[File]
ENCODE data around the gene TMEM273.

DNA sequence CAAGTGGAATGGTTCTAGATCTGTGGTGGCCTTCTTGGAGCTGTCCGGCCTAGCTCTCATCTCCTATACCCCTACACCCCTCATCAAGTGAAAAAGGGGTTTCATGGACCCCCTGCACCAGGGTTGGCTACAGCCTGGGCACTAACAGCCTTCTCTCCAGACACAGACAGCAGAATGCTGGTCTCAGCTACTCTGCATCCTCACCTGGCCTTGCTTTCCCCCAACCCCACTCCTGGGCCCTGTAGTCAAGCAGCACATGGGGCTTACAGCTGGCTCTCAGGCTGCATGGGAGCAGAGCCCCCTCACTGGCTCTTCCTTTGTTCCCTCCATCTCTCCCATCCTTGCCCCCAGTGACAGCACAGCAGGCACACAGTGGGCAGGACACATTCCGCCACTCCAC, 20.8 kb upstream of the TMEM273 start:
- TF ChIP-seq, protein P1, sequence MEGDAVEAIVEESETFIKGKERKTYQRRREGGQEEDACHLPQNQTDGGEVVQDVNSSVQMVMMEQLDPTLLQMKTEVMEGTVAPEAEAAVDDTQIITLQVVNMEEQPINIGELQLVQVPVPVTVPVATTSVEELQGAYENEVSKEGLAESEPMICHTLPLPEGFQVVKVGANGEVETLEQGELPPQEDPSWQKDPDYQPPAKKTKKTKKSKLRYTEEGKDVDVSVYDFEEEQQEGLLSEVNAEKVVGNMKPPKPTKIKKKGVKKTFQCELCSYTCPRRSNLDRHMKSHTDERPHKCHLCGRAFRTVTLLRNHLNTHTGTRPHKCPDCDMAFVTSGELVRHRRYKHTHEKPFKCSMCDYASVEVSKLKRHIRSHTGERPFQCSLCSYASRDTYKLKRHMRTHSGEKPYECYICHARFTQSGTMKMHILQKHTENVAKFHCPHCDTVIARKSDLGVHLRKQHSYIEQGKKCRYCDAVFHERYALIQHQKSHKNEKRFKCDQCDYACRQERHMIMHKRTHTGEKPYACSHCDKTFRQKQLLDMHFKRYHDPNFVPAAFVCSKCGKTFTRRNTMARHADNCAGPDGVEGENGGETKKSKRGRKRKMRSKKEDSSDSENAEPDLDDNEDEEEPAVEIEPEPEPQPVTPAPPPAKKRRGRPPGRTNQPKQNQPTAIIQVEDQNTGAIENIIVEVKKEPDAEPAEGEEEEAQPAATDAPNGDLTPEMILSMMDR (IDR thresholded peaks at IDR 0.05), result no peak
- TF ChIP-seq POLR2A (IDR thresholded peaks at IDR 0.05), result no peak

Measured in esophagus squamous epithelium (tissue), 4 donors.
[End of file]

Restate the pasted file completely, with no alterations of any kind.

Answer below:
ENCODE data around the gene TMEM273.

DNA sequence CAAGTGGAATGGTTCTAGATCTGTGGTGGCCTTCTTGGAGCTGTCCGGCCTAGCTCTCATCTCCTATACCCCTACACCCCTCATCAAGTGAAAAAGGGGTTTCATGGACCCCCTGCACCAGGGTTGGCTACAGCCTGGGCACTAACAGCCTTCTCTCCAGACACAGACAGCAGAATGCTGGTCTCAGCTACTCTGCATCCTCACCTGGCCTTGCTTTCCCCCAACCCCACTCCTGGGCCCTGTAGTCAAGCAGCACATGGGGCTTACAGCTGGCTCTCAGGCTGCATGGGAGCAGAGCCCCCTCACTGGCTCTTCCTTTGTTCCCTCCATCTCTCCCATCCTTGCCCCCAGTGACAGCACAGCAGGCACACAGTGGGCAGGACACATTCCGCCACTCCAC, 20.8 kb upstream of the TMEM273 start:
- TF ChIP-seq, protein P1, sequence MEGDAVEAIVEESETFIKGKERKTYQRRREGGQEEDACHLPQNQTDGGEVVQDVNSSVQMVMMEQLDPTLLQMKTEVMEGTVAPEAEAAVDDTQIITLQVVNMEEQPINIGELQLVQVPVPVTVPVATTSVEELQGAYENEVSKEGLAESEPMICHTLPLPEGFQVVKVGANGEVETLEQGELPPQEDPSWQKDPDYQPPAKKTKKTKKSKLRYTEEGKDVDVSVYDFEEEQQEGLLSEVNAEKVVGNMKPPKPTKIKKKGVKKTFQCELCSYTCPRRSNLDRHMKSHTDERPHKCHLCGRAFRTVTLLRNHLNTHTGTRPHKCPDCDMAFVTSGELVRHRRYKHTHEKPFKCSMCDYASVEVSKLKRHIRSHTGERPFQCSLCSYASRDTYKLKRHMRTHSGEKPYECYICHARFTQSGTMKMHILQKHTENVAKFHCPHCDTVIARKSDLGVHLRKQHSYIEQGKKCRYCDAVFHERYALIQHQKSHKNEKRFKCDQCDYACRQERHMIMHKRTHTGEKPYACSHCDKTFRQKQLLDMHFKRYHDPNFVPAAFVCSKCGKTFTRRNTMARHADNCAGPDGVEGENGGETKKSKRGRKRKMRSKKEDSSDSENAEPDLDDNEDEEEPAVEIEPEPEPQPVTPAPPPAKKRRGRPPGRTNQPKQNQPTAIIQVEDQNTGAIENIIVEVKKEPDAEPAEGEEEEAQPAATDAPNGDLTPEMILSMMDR (IDR thresholded peaks at IDR 0.05), result no peak
- TF ChIP-seq POLR2A (IDR thresholded peaks at IDR 0.05), result no peak

Measured in esophagus squamous epithelium (tissue), 4 donors.